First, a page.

The gang tracks Julie and Curt down. Julie seduces the gang leader, then kills him and uses her new decorations to kill the rest of the gang. Julie's body becomes accustomed to the pain, and she turns on Riverman, infecting and killing him. The gang re-animates before the military arrive and neutralizes all of the zombies.

When the zombies are captured, Curt realizes Julie is going to be used as a weapon and goes into a rage, freeing the zombies which then kill the soldiers. In the commotion the base is set on fire and Curt is bitten. Curt's father tries to get Curt to leave but he realizes that he would be abandoning Julie, and also knows he is infected. Curt brings Julie to the furnace; when she asks where they are, Curt says "where we belong", and they kiss one last time before dying by immolation.



Critical reception of the film has been mixed. It currently holds a 58% on Rotten Tomatoes based on 12 reviews, with an average rating of 4.56 out of 10.[2]

Entertainment Weekly gave it a B+ and said "it's chock-full of brain-munching zombies, campy dialogue, and gross anatomical effects-but it's that touch of amore that makes this one so special." Allmovie wrote, "Although it features the same vaguely punk-derived fashion sense and many of the same plot elements as its predecessors, the third effort in the Return of the Living Dead series lacks much of the goofy entertainment value of the previous installments."[3] Zombiemania: 80 Movies to Die For author Arnold T. Blumberg wrote that "Clarke tries to make the most of her after-death angst," but that the film was "little more than a twisted catalogue of fetishistic imagery for horror movie aficionados keen to have a female zombie they can actually find attractive."[4]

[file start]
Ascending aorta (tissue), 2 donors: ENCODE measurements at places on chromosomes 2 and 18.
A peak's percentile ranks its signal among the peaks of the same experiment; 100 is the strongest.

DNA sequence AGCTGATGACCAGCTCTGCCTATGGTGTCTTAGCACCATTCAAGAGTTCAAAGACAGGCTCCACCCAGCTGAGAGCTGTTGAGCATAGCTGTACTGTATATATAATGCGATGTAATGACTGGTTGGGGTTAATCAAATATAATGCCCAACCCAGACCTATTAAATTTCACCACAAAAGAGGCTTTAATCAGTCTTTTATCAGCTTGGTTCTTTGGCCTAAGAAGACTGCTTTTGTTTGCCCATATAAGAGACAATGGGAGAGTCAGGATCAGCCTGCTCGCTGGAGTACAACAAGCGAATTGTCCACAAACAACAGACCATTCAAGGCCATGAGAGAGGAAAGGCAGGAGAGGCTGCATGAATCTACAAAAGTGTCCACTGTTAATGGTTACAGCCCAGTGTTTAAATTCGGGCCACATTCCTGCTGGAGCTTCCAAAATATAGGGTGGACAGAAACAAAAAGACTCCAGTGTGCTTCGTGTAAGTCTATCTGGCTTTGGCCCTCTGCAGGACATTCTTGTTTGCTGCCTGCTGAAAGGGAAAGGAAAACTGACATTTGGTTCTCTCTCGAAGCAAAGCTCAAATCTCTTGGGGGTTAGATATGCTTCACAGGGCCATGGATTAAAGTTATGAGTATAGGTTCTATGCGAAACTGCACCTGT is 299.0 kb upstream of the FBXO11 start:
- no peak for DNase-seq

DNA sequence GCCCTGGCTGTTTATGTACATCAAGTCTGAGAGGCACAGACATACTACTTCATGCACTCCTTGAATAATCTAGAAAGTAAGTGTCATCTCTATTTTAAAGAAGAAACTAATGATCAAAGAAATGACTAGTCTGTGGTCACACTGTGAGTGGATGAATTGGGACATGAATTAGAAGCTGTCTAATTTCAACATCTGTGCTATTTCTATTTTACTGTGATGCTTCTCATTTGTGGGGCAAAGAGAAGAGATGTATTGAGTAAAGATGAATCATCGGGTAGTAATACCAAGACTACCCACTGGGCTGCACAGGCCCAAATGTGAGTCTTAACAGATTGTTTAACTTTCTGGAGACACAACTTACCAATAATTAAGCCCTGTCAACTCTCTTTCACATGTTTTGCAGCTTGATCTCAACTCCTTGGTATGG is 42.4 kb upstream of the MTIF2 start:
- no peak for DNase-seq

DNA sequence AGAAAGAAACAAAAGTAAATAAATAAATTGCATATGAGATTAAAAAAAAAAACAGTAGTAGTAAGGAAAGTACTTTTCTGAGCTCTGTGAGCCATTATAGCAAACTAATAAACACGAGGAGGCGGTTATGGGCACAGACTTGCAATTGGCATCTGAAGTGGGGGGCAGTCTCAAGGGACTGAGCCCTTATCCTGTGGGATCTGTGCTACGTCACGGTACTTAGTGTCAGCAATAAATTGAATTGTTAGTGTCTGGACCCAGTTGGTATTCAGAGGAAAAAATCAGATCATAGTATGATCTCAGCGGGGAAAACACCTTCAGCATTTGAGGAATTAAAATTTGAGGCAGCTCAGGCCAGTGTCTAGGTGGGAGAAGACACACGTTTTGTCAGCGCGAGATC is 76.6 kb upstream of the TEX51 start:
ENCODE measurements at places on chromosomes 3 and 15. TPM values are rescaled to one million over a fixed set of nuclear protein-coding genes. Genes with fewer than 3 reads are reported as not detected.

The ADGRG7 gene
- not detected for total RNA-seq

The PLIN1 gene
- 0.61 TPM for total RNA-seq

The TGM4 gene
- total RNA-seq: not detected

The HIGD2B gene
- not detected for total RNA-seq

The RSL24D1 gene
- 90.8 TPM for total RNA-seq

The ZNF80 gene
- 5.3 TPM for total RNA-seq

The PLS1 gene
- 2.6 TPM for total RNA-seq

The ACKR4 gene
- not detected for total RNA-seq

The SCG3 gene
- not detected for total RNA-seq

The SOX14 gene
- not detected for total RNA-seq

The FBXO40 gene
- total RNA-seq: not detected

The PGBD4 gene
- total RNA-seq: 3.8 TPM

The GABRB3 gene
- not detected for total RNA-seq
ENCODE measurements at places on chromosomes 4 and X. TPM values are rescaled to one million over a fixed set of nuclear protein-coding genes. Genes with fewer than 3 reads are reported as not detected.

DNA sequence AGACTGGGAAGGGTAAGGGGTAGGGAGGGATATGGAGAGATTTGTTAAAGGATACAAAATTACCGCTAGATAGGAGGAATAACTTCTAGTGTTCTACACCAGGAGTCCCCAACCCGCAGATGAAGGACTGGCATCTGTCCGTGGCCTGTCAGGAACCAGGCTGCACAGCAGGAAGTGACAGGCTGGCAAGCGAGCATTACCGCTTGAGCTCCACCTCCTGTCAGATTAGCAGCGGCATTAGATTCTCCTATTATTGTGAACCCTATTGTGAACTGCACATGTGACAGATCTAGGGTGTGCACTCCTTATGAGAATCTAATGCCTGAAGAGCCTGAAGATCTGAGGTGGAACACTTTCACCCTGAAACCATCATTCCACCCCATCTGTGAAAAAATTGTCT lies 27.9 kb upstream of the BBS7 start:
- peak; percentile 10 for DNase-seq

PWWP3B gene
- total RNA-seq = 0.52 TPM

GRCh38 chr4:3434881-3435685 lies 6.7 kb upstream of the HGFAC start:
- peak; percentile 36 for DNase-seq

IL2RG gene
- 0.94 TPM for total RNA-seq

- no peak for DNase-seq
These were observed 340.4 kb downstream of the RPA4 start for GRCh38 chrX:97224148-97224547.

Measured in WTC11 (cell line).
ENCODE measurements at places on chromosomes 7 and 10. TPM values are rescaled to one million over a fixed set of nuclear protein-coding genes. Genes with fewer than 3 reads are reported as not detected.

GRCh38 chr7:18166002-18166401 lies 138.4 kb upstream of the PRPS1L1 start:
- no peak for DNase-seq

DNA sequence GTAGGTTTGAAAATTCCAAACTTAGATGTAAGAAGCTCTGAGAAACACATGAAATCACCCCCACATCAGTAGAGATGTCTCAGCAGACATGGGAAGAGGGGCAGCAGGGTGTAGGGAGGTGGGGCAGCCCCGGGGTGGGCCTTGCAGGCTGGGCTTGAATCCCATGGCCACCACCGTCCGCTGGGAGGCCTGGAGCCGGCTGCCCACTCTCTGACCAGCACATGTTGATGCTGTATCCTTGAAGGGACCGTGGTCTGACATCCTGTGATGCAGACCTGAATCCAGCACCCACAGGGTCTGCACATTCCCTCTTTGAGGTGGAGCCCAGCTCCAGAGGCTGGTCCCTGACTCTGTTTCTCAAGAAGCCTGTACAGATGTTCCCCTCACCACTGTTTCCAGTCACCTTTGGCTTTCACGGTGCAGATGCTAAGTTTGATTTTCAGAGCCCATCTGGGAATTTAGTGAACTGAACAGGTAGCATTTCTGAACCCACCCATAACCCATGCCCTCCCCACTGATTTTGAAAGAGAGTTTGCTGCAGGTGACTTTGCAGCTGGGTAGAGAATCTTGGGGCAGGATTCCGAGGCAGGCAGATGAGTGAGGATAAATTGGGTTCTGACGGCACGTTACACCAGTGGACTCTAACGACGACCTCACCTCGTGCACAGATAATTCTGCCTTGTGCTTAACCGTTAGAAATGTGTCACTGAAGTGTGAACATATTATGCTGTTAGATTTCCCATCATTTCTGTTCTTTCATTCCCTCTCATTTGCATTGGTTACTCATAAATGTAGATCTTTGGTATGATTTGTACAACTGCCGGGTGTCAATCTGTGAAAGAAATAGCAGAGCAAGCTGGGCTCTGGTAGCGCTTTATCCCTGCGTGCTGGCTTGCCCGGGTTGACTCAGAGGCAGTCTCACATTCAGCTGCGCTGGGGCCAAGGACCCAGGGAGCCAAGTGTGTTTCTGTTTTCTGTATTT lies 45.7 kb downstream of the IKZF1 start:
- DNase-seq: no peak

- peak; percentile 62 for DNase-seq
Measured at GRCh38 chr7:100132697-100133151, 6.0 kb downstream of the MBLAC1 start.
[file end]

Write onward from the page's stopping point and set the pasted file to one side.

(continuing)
Production notesEdit

The following production notes were noted in the October 1993 issue of Fangoria magazine (#127):

  • The film had a 24-day shooting schedule using two camera crews (one for principal photography, one for extensive 2nd-unit FX) at Santa Clarita Studios in Los Angeles, with Melrose Place filming next door.
  • Director/producer Brian Yuzna was disappointed with the lack of screen time for his previous female monster creation in Bride of Re-Animator and wanted "Julie" to have a far bigger presence.
  • Yuzna had been aiming to do a ROTLD sequel for years and was Trimark's first choice to direct.
  • Brian Peck ("Scuzz" in ROTLD and various zombies in ROTLD Part II) returns to play a government agent in this film. He is the only actor to appear in all three films.
  • Julie's full zombie look required 100 different pieces, an application process that originally took nine hours but was eventually cut down to six, not including glamour make-up.
  • Five different FX companies (including Steve Johnson's XFX) were used during the shoot due to the tight schedule and number of effects in the film.
  • Hellraiser III and Waxwork director Anthony Hickox plays one of the government scientists who is killed early in the film by a test zombie.
  • The welded-metal exoskeleton worn by Riverman weighed 75 pounds and was designed by Tim Ralston.
  • The film was released unrated on VHS in addition to the R-rated theatrical cut. Yuzna trimmed "between 50 and 60" minutes to get the R rating.


  1. ^ J.C. Maçek III (15 June 2012). "The Zombification Family Tree: Legacy of the Living Dead". PopMatters.
  2. ^ "Return of the Living Dead 3 (1993)". Retrieved 27 March 2020.
  3. ^ Brian J. Dillard. "Return of the Living Dead 3 (1993)". Allmovie. Retrieved 1 July 2012.
  4. ^ Blumberg, Arnold (2006). Zombiemania: 80 Movies to Die For. Telos Publishing. p. 314. ISBN 9781845830038.

External linksEdit